References to the research

[1] The effect of missing data on wind resource estimation, A. Coville, A. S. Siddiqui and K. Vogstad, Energy, 36(7), 4505-4517 (2011) doi:10.1016/


[2] Applications of optimal building energy system selection and operation, C. Marnay, M. Stadler, A. S. Siddiqui, N. DeForest, J. Donadee, P. Bhattacharya and J. Lai, Journal of Power and Energy, 227(1), 82-93 (2013) doi:10.1177/0957650912468408


[3] The value of capacity sizing under risk aversion and operational flexibility, M. Chronopoulos, B. De Reyck and A. Siddiqui, IEEE Transactions on Engineering Management, 60, 272-288 (2013) doi:10.1109/TEM.2012.2211363


[4] How to proceed with competing alternative energy technologies: A real options analysis, A. S. Siddiqui and S.-E. Fleten, Energy Economics, 32(4), 817-830 (2010) doi:10/bvffnf


[5] Capacity switching options under rivalry and uncertainty, A. S. Siddiqui and R. Takashima, European Journal of Operational Research, 222(3), 583-595 (2012) doi:10/nt3


References [1], [4] and [5] best indicate the quality of the underpinning research.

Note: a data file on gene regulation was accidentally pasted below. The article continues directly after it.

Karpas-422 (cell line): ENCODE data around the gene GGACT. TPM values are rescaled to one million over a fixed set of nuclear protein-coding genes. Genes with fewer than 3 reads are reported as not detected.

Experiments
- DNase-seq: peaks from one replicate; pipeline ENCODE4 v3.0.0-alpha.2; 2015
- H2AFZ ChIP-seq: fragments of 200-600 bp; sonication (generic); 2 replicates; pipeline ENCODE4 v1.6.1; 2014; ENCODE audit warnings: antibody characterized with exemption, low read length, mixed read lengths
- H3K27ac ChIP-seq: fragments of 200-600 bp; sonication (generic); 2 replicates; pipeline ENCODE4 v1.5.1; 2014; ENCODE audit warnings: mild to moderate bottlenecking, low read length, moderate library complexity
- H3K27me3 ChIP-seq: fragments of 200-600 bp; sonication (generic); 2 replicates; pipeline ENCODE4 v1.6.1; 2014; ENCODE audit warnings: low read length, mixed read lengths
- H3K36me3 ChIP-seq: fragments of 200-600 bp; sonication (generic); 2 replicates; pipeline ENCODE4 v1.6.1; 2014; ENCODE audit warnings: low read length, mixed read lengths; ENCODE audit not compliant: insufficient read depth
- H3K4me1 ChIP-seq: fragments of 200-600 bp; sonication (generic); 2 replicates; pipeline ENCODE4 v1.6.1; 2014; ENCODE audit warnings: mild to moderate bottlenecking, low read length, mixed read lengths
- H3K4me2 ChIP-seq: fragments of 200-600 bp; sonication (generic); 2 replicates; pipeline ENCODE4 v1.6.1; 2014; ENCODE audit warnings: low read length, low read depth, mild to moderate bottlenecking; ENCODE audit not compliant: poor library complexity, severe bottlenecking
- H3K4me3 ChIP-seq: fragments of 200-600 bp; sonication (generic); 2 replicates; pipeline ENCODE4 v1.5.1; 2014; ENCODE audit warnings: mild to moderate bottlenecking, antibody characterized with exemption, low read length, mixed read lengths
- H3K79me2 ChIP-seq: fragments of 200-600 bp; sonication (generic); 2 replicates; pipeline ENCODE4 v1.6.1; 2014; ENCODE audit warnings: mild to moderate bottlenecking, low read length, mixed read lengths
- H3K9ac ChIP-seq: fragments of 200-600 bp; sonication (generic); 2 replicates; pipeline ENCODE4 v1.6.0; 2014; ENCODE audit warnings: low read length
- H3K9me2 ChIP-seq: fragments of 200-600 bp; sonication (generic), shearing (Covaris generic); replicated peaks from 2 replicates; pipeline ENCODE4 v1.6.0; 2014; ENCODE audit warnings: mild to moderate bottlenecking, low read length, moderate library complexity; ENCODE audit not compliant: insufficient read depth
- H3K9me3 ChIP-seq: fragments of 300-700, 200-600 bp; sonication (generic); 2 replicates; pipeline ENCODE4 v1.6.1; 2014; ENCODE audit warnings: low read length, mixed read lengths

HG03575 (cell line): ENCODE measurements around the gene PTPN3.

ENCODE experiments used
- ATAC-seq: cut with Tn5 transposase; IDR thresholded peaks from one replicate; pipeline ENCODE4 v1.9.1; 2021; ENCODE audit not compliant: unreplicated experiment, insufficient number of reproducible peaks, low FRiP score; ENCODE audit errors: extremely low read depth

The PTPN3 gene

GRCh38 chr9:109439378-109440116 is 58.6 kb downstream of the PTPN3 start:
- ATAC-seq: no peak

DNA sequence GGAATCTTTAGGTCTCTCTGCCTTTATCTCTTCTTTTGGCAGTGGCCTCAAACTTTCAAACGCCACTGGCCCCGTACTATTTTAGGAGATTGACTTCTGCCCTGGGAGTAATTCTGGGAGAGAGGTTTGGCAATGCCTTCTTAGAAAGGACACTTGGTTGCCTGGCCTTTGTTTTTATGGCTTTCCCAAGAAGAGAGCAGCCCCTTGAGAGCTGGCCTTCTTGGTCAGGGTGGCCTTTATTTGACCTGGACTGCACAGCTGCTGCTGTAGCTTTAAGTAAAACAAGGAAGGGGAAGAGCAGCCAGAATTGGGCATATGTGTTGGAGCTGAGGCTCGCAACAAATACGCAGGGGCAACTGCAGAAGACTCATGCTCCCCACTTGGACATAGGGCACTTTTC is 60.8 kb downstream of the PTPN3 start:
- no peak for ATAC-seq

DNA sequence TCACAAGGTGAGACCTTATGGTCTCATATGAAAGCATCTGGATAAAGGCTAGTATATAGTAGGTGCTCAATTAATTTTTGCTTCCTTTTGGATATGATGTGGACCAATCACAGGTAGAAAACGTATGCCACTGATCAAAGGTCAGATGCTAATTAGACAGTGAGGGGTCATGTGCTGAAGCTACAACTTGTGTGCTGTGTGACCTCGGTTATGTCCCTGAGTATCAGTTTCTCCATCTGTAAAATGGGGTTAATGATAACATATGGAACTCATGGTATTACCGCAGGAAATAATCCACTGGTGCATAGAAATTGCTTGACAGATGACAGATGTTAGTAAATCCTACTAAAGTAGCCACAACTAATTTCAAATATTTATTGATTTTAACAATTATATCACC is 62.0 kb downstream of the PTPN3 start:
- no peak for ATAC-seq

Selected research grants:

(i) Financial Engineering Analysis of Electricity Spot and Derivatives Markets (ELDEV); PI: Sjur Westgaard (Trondheim Business School), co-I: Stein-Erik Fleten (NTNU) and Afzal Siddiqui (UCL); sponsor: Mid-Norway Business Research Fund, Trønder Energi, and Trondheim Energi; 2008-2011; value: NOK 10 million (of which £93,000 was UCL's share)

(ii) An Options Approach to UK Energy Futures; PI: Derek Bunn (London Business School), co-I: Afzal Siddiqui (UCL); sponsor: NERC NE/GOO7748/1 (via the UK Energy Research Centre's Third Round Research Fund); 2011-2012; value: £130,000 (of which £30,000 was UCL's share)

Details of the impact

The research on wind resource estimation (project (a), above) has improved the understanding of wind power production estimates at the Norwegian power company Agder Energi, whose wind mast data were used in the research. The finding that missing wind speed data caused by frozen wind masts can introduce bias into wind power production estimates and profitability assessments, and the new method for imputing the missing data that was developed, raised awareness in the Wind & Site division at Agder Energi in 2008 about the extent of the problem with missing data from wind measurements and the need to employ more suitable statistical methods for dealing with this problem than those that are currently used within the company [A].